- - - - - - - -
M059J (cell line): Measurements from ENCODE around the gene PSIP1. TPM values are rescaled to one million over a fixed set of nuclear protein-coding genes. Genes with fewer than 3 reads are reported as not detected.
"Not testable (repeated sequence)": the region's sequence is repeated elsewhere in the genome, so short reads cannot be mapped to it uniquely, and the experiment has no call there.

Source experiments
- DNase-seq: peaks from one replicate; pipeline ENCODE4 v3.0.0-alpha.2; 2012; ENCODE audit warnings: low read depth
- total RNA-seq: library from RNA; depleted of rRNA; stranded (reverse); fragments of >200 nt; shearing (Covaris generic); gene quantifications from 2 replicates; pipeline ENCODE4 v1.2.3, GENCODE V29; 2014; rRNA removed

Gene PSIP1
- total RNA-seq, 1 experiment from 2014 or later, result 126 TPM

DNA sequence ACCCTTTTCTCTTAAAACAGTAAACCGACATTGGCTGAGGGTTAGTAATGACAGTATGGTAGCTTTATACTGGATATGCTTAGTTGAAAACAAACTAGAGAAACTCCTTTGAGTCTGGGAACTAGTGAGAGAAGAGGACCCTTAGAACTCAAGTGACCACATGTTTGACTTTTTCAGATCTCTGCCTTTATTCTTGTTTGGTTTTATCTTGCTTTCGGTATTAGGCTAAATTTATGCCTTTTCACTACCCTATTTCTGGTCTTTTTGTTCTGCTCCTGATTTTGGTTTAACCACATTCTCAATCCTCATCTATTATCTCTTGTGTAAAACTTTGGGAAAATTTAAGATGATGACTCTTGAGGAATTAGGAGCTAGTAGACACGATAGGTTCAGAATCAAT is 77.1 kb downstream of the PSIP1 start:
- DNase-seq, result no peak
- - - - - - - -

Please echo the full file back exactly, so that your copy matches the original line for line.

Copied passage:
M059J (cell line): Measurements from ENCODE around the gene PSIP1. TPM values are rescaled to one million over a fixed set of nuclear protein-coding genes. Genes with fewer than 3 reads are reported as not detected.
"Not testable (repeated sequence)": the region's sequence is repeated elsewhere in the genome, so short reads cannot be mapped to it uniquely, and the experiment has no call there.

Source experiments
- DNase-seq: peaks from one replicate; pipeline ENCODE4 v3.0.0-alpha.2; 2012; ENCODE audit warnings: low read depth
- total RNA-seq: library from RNA; depleted of rRNA; stranded (reverse); fragments of >200 nt; shearing (Covaris generic); gene quantifications from 2 replicates; pipeline ENCODE4 v1.2.3, GENCODE V29; 2014; rRNA removed

Gene PSIP1
- total RNA-seq, 1 experiment from 2014 or later, result 126 TPM

DNA sequence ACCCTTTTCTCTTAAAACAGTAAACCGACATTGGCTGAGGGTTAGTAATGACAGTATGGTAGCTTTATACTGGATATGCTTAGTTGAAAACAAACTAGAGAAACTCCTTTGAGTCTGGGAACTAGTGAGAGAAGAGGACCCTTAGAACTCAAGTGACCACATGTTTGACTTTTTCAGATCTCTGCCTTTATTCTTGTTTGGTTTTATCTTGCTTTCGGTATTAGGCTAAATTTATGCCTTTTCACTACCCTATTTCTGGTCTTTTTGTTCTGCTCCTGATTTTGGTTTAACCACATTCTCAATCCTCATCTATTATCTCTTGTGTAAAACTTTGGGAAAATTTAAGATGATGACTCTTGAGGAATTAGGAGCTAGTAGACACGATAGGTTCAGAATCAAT is 77.1 kb downstream of the PSIP1 start:
- DNase-seq, result no peak